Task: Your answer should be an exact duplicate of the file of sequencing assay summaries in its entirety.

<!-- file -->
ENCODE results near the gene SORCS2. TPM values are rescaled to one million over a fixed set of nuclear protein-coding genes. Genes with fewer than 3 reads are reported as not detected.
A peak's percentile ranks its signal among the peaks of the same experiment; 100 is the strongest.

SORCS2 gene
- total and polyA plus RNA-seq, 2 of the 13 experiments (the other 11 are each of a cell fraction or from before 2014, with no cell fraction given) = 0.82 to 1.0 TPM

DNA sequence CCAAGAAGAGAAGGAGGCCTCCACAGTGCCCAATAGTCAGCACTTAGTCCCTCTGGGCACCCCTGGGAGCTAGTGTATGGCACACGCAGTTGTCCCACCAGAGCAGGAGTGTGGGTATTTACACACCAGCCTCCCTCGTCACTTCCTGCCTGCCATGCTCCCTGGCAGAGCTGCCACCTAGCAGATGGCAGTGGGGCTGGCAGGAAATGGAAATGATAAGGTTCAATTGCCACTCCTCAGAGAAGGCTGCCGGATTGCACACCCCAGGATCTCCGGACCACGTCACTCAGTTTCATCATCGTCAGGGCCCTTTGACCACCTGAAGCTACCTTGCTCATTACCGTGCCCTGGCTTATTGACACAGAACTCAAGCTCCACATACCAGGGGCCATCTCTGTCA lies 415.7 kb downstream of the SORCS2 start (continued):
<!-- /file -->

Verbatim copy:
ENCODE results near the gene SORCS2. TPM values are rescaled to one million over a fixed set of nuclear protein-coding genes. Genes with fewer than 3 reads are reported as not detected.
A peak's percentile ranks its signal among the peaks of the same experiment; 100 is the strongest.

SORCS2 gene
- total and polyA plus RNA-seq, 2 of the 13 experiments (the other 11 are each of a cell fraction or from before 2014, with no cell fraction given) = 0.82 to 1.0 TPM

DNA sequence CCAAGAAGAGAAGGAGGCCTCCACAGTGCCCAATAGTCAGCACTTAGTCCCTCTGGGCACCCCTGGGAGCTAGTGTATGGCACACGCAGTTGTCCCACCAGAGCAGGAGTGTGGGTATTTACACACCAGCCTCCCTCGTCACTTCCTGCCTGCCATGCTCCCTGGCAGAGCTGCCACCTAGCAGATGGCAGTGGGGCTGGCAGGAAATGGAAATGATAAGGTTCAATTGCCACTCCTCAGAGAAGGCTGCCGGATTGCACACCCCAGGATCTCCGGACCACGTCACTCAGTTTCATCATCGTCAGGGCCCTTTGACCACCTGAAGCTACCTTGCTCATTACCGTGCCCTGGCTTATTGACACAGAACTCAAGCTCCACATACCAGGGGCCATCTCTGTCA lies 415.7 kb downstream of the SORCS2 start (continued):